Using forceful vaccine messages can backfire with vaccine skeptics.

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Using forceful vaccine messages can backfire with vaccine skeptics.

With the FDA’s approval of the Pfizer-BioNTech vaccine and the continuous popularity of the Delta variety, governments throughout the world have redoubled their efforts to persuade the unvaccinated to become vaccinated.

President Joe Biden announced expanded vaccine regulations on Sept. 9, expressing anger with vaccine skeptics, saying, “We’ve been patient, but our tolerance is wearing thin.” And it has cost us all because of your refusal.”

As a communication scientist who has spent the last 30 years researching the effects of media and health campaigns, I am concerned that a frenzy of vaccination advertising may make the vaccine skeptics even more resistant. The straight, harsh messages to be vaccinated that worked for three-quarters of Americans may not work for the other one-quarter of the population. They might, in fact, backfire.

According to research, depending on the audience, some health communication approaches are more effective than others. It’s a lesson that legislators, as well as members of the media, industry, and even parents and relatives, can learn from.

There are five types of people who embrace new ideas and habits, according to research: innovators, early adopters, early majority, late majority, and laggards. It’s down to the last two COVID-19 vaccines, and they’re the most resistant to alteration.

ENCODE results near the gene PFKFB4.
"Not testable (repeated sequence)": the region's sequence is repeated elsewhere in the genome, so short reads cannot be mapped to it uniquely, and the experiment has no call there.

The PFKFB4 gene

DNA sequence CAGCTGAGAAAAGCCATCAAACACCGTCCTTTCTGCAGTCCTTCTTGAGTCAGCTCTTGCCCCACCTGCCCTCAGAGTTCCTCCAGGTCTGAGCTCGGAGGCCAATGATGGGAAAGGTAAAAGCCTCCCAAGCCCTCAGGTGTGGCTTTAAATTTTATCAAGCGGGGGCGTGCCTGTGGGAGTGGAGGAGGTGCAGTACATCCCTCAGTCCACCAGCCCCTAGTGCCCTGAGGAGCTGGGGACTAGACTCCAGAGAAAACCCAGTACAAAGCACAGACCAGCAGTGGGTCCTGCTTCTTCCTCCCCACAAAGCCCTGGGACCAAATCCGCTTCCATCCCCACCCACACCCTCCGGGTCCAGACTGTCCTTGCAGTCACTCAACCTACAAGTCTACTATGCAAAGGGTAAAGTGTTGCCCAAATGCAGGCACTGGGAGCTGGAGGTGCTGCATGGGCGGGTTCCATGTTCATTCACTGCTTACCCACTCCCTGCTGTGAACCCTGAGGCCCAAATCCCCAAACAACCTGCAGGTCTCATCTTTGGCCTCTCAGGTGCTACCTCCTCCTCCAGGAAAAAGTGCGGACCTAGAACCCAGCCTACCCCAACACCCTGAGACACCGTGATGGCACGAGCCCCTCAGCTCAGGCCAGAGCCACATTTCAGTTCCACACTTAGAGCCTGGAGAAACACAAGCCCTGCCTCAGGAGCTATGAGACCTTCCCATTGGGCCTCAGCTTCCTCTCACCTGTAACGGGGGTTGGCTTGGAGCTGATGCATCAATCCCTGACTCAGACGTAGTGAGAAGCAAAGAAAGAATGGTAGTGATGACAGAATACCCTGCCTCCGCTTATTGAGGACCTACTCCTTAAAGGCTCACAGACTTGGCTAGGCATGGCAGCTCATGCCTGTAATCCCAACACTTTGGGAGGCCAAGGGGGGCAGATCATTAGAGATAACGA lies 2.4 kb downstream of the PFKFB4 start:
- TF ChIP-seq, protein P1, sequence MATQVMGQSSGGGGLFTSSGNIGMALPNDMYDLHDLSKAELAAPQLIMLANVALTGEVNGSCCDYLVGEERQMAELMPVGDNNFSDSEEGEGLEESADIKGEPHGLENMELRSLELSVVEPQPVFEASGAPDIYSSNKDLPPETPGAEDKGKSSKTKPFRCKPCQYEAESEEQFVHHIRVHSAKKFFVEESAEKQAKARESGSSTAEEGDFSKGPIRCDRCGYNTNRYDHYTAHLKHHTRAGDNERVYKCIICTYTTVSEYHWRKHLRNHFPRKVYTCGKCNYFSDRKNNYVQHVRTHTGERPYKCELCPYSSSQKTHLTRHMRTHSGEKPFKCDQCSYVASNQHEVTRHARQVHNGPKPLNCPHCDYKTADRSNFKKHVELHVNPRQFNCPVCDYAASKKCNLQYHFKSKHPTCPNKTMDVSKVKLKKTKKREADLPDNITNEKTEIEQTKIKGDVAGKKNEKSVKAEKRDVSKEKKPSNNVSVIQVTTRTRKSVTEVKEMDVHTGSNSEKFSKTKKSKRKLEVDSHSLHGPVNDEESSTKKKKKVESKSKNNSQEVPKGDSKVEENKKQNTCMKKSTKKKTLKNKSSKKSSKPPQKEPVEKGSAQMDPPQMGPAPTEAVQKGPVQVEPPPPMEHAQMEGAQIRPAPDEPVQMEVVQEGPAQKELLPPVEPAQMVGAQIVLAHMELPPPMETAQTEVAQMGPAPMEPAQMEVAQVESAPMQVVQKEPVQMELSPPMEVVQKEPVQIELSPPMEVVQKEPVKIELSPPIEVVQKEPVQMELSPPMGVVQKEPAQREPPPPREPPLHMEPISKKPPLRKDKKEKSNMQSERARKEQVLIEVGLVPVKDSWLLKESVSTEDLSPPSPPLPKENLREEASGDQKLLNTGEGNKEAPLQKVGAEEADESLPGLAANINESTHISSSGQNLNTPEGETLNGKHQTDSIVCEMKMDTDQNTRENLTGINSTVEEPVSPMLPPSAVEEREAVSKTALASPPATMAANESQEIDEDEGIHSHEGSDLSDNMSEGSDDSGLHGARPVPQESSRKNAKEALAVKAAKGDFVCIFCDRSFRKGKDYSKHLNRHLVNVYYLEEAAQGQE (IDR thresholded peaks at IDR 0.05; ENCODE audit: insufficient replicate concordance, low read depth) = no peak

This group of unvaccinated persons is large – about 80 million people in the United States are vaccination eligible but have not been vaccinated – and they are the ones who can assist the country attain herd immunity. However, research indicates that these are also the ones who will be offended by strong prodding to be vaccinated.

Messaging has the potential to backfire.

People are typically influenced by public health messaging, although not necessarily in the desired direction. In 1999, I spoke before the United States Congress about how forceful anti-drug messaging may be causing youngsters to become addicted to drugs rather than abstaining from them. Similarly, existing vaccine messaging may be provoking resistance rather than cooperation due to its aggressive tone.

Consider this title from a recent editorial in the New York Times: “Get Masked.” Vaccinate yourself. It’s the Only Way to Get Out of Here.” This comes after 18 months of public-health messages imploring individuals to stay at home, wash their hands, and keep their distance from others.

Although they may have good intentions, research in health communication has shown that such directives… Article Summary from Nokia News

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